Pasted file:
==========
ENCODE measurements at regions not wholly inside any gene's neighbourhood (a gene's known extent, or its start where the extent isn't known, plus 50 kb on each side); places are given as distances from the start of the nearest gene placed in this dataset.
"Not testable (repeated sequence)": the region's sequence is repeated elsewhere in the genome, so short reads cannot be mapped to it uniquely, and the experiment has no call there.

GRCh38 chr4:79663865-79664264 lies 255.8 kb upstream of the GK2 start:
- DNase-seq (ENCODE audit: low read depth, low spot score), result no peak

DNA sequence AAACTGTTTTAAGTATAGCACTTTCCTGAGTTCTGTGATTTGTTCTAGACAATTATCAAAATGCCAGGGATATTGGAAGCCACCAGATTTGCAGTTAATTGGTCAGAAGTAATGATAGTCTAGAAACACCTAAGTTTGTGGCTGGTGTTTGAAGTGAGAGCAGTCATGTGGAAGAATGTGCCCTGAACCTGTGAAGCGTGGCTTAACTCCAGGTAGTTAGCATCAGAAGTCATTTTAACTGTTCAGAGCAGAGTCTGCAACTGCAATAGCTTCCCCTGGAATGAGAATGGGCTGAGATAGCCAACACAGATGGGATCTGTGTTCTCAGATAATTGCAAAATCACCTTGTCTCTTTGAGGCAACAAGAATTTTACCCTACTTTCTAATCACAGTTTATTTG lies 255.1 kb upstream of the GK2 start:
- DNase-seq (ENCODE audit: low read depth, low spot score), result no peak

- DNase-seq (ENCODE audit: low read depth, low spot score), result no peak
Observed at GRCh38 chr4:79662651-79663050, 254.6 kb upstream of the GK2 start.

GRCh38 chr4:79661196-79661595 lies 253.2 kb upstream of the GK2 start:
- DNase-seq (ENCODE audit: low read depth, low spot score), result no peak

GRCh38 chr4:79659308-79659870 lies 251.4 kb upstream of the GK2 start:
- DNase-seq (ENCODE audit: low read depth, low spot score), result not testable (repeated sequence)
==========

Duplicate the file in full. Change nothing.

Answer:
ENCODE measurements at regions not wholly inside any gene's neighbourhood (a gene's known extent, or its start where the extent isn't known, plus 50 kb on each side); places are given as distances from the start of the nearest gene placed in this dataset.
"Not testable (repeated sequence)": the region's sequence is repeated elsewhere in the genome, so short reads cannot be mapped to it uniquely, and the experiment has no call there.

GRCh38 chr4:79663865-79664264 lies 255.8 kb upstream of the GK2 start:
- DNase-seq (ENCODE audit: low read depth, low spot score), result no peak

DNA sequence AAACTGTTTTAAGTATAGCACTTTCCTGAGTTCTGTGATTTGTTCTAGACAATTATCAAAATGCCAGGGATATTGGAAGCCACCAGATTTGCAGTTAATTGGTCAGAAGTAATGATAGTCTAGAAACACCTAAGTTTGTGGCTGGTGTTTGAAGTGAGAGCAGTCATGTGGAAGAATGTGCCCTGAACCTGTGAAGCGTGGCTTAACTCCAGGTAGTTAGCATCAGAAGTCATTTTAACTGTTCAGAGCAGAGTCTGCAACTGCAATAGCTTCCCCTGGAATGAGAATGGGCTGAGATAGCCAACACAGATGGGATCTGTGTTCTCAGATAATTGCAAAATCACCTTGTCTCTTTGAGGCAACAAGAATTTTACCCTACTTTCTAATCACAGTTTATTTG lies 255.1 kb upstream of the GK2 start:
- DNase-seq (ENCODE audit: low read depth, low spot score), result no peak

- DNase-seq (ENCODE audit: low read depth, low spot score), result no peak
Observed at GRCh38 chr4:79662651-79663050, 254.6 kb upstream of the GK2 start.

GRCh38 chr4:79661196-79661595 lies 253.2 kb upstream of the GK2 start:
- DNase-seq (ENCODE audit: low read depth, low spot score), result no peak

GRCh38 chr4:79659308-79659870 lies 251.4 kb upstream of the GK2 start:
- DNase-seq (ENCODE audit: low read depth, low spot score), result not testable (repeated sequence)